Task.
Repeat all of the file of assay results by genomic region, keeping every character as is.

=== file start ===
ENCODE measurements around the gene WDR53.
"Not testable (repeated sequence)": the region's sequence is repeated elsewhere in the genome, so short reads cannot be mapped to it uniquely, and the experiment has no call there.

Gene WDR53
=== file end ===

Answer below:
ENCODE measurements around the gene WDR53.
"Not testable (repeated sequence)": the region's sequence is repeated elsewhere in the genome, so short reads cannot be mapped to it uniquely, and the experiment has no call there.

Gene WDR53